WaPo: “Maryland Gov. Larry Hogan acknowledges that many Republicans nationwide who have heard about his potential presidential ambitions probably view him as a centrist with little hope of finding support in President Trump’s GOP. But amid growing tensions between Trump and Republican lawmakers over foreign policy and the president’s treatment of global alliances, Hogan is signaling that if he decides to wage an insurgent campaign for the GOP nomination, he would pitch himself as far more in tune with the party’s long-held values and worldview than Trump. ‘I come from the Ronald Reagan school of politics,’ Hogan said last week in a wide-ranging interview at the state capitol, shaking his head in disapproval when asked whether he shares Trump’s nationalism. He said groups such as the North Atlantic Treaty Organization, a frequent target of Trump’s ire, are ‘critically important.’ He expressed alarm about the way the president is ‘not standing by or standing up for some of our allies,’ and he poked fun at Trump’s competence.”

USA Today: “Amid signs that special counsel Robert Mueller's investigation into Russian election interference may be near its conclusion, a new USA TODAY/Suffolk University Poll finds that trust in Mueller has eroded and half of Americans agree with President Donald Trump's contention that he has been the victim of a ‘witch hunt.’ Support for the House of Representatives to seriously consider impeaching the president has dropped since last October by 10 percentage points, to 28 percent. Despite that, the survey shows a nation that remains skeptical of Trump's honesty and deeply divided by his leadership. A 52 percent majority say they have little or no trust in the president's denials that his 2016 campaign colluded with Moscow in the election that put him in the Oval Office. That number does reflect an improvement from previous polls. One year ago, 57 percent had little or no trust in his denials; in December, 59 percent did. Twenty-eight percent say they have a lot of trust in former FBI director Mueller's investigation to be fair and accurate. That's the lowest level to date and down 5 points since December.”

Trump backs call for Mueller report to be made public - Fox News: “President Trump on Saturday backed bipartisan calls in Congress for FBI Special Counsel Robert Mueller’s report into Russian interference in the 2016 election to be made public. ‘Play along with the game!’ the president told Republicans. ‘On the recent non-binding vote (420-0) in Congress about releasing the Mueller Report, I told leadership to let all Republicans vote for transparency,’ he tweeted. ‘Makes us all look good and doesn’t matter.’ The House voted on Thursday in support of a nonbinding resolution to encourage Attorney General William Barr to release the report, amid continuing concerns in some quarters that it won't be made public. Four Republican lawmakers voted present. Since the measure is nonbinding, Mueller, Barr and Trump cannot be forced to release more information to Congress and the public than the Justice Department and federal law require.”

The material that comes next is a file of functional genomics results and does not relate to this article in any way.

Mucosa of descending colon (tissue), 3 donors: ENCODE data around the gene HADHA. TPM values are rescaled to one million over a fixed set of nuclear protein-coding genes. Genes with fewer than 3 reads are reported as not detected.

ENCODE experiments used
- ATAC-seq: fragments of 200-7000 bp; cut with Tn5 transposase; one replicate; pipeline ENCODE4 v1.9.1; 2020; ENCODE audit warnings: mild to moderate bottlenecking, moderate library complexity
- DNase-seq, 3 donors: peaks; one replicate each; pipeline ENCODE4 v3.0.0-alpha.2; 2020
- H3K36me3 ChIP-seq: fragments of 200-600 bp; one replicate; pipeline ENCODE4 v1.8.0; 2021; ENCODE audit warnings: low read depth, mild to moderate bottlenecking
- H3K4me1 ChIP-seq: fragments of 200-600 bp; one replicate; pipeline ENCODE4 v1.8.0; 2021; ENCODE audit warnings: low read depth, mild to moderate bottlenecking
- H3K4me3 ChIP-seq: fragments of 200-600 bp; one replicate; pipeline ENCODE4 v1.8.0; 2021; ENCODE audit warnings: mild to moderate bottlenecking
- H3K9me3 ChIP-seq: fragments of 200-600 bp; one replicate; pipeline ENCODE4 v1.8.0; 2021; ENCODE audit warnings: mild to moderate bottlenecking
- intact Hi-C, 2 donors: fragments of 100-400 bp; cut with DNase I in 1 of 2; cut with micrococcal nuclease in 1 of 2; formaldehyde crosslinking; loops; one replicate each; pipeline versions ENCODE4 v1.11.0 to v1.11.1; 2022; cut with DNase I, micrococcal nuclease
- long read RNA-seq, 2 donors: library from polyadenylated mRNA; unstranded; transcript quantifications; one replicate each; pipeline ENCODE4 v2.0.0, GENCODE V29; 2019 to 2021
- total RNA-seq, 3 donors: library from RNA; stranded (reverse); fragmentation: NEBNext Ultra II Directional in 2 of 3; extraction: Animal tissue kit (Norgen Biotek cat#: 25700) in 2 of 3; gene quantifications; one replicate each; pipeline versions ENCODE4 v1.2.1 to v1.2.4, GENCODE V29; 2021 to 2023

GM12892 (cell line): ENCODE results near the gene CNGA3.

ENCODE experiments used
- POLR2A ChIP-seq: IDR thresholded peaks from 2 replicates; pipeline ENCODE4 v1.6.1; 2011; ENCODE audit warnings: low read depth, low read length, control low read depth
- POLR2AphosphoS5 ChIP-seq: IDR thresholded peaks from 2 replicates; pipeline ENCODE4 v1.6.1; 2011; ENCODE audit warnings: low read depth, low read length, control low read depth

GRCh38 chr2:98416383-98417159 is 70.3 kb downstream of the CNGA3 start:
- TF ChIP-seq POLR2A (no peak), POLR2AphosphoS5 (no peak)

Former President George W. Bush talks immigration at naturalization ceremony - CBS News

Dems to use Medicare to target vulnerable senators and House members - WaPo

Pergram: ‘Behind the budget ‘gimmick’ that could help secure Trump’s border wall’ - Fox News

U.S. military to leave 1,000 troops in Syria - WSJ

Donna Brazile: ‘Why I am excited to join Fox News and take part in a civil debate’ - Fox News

“I try to just avoid ruling things out when there’s others who are in control. The Lord will get me to the right place.” – Mike Pompeo talking about his political future with The Wichita Eagle.

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‘EAT MOR CHIKIN’ AD IRL “After leading police on a chase across Campus Parkway in Indiana this weekend, a runaway cow crossed over three lanes of traffic before stopping at a Chick-fil-A. With traffic halted for a short while, one driver was able to capture video of the bovine on the loose. In the video … you can see the cow cross over the highway and head down a hill toward the restaurant. A police car pulls up behind the cow shortly after it crosses. … The Noblesville Police Department had some fun with the incident, posting on Facebook that they ‘ran with the bulls’ while chasing a wild bovine all over.”

“You bring criminals to justice; you rain destruction on combatants. This is a fundamental distinction that can no longer be avoided.” – Charles Krauthammer (1950-2018) writing for the Washington Post on Sept. 12, 2001.

Brianna McClelland contributed to this report. Want FOX News Halftime Report in your inbox every day? Sign up here.